Presentation on theme: "Considerations about timing and graft density of future Scots pine seed orchards Dag Lindgren, Finnvid Prescher, Yousry El- Kassaby, Curt Almqvist, Ulfstand."— Presentation transcript:
Considerations about timing and graft density of future Scots pine seed orchards Dag Lindgren, Finnvid Prescher, Yousry El- Kassaby, Curt Almqvist, Ulfstand Wennström Poster presented 05-09-15 Modified for seminar 05-12-15
Establishment of seed orchards is one of the most important things on earth! Good seeds is the cradle for a good forest the coming century; The foundation for the future economy and ecology of Sweden; An operative spear head for the future; The interface where progress of science and tree breeding are converted to increased value of the Swedish forest.
Summary DagL Komi 2005 (except this poster) Harvest in seed orchards should generally be initiated early in spite of the pollen contamination (Nilsson and Lindgren 2005). Unbalances among genomes should be used as well in long term breeding as in seed orchards. Linear deployment is generally a good approximation. The exact degree of unbalance is an act of art (Lindgren 2005). Seed orchards remain seed production up to old age. Trees in forests may produce many seeds under the right conditions (e.g. thinning). You do not see a high proportion of the cones. But variation in cone set can still be evaluated (Prescher et al 2005)
Conclusions of this presentation (Scots pine) Komi 2005 A model for setting seed values as a function of their genetic value was developed (seed value is linearly related to the genetic value). The main cost of a seed orchard seed is the collection cost, that is cheaper if the seed orchard is younger. The establishment cost is not a major cost of seeds. The first seeds are almost always profitable to harvest in spite of the pollen contamination. The prevailing view has been that a pine seed orchard should serve to age 40 or longer. It would probably be wiser of forestry to replace them at age 30 if better material is available! The per seed cost increase is small. The right time to start discussion about establishing a new seed orchard is probably just a decade after the preceeding one was established. The establishment third batch of seed orchards could preferable be accelerated! Seed orchard designs with 400 or 600 grafts per hectare does not differ much in profitability in this model.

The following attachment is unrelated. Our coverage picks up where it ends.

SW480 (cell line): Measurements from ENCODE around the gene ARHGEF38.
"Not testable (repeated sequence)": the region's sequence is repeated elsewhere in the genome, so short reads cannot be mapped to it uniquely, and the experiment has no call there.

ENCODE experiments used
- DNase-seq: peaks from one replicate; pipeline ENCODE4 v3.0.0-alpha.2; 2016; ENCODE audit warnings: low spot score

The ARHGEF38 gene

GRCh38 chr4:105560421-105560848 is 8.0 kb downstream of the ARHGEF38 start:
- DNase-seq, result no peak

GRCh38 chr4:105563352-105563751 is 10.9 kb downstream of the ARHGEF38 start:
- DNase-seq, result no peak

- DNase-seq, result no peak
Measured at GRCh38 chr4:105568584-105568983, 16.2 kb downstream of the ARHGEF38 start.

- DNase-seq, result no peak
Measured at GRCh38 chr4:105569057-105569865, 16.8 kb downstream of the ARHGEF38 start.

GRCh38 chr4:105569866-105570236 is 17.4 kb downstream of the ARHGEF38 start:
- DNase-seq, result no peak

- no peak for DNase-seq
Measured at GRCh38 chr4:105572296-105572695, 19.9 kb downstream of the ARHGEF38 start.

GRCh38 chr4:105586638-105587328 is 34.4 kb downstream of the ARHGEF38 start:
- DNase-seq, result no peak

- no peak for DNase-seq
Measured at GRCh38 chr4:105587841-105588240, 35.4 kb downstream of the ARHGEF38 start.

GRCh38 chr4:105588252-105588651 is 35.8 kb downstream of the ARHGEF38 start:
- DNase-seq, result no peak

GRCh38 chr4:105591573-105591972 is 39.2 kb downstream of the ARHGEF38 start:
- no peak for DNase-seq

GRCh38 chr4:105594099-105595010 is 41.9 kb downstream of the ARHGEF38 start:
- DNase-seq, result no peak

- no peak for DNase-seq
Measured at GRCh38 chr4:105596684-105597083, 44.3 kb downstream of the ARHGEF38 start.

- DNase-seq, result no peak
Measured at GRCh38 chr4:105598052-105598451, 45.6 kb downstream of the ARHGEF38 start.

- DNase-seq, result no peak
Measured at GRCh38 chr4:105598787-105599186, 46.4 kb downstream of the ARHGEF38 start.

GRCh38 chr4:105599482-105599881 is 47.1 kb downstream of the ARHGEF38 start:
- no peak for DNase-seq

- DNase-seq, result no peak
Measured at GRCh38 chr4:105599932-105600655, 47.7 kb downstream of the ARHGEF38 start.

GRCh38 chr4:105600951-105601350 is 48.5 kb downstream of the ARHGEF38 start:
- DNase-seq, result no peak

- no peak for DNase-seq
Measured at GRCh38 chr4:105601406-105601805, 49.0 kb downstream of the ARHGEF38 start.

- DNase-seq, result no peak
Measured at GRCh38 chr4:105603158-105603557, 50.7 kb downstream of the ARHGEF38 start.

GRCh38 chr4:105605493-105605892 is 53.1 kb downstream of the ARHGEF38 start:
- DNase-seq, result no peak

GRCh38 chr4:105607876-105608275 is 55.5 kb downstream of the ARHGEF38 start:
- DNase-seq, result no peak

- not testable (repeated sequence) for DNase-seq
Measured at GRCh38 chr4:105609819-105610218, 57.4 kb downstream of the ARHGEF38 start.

Seed Orchard Model The issue: –Framework for the establishment of advanced generations seed orchards Application: –Use the model with data relevant to the Swedish 3 rd cycle of Scots pine seed orchards Method: –Utilize experience to set parameters seed production levels, gains, and costs
Model Parameters: Density –Main scenario 400 grafts per hectare at establishment Orchard size –Adjusted to produce 10 million seeds annually over life time Cone harvest time –1 st harvest at age 15 yrs is main scenario –Final harvest at 40 yrs ís main scenario Costs: –Establishment –Management (including land rent) –Seed crop production/harvest/processing Seed benefits (“virtual income”) –Genetic quality (contamination considered) –Quantity –Monetary value No interest (Ingen kalkylränta)
Swedish Scots pine seed orchard costs (€) Establishment: Fixed for a seed orchard15,000 per hectare5,000 per individual graft25 Annual management / hectare500 Per seed: Harvest, low (< 3m)0.001 Harvest, high (> 3m)0.004 Processing0.001
Seed production per hectare is higher with higher graft density, in particular for the early crops!
Operativt tillgängliga fröproduktionens utveckling över tiden (400 ympar/hektar), (skärt enligt SkogForsk, bilden visar bara att vår prognos är medvetet gjord så den liknar SkogForsks)
Scenario: density 400/ha, harvest from 15 to 40 years 1- The establishment cost represents a small share of the total cost 2- Management cost covers the entire seed orchard life 3- Seed production dependent cost has a high share, but it is revenue-driven 4- Seed from the lower crown cost contributes substantially less than from the upper crown.
Harvest high cones Establishment Cost components for Scots pine orchard seeds The highest cost component is harvest of high cones! Establishment is a rather moderate share of seed cost! Management Harvest low cones Extraction, cleaning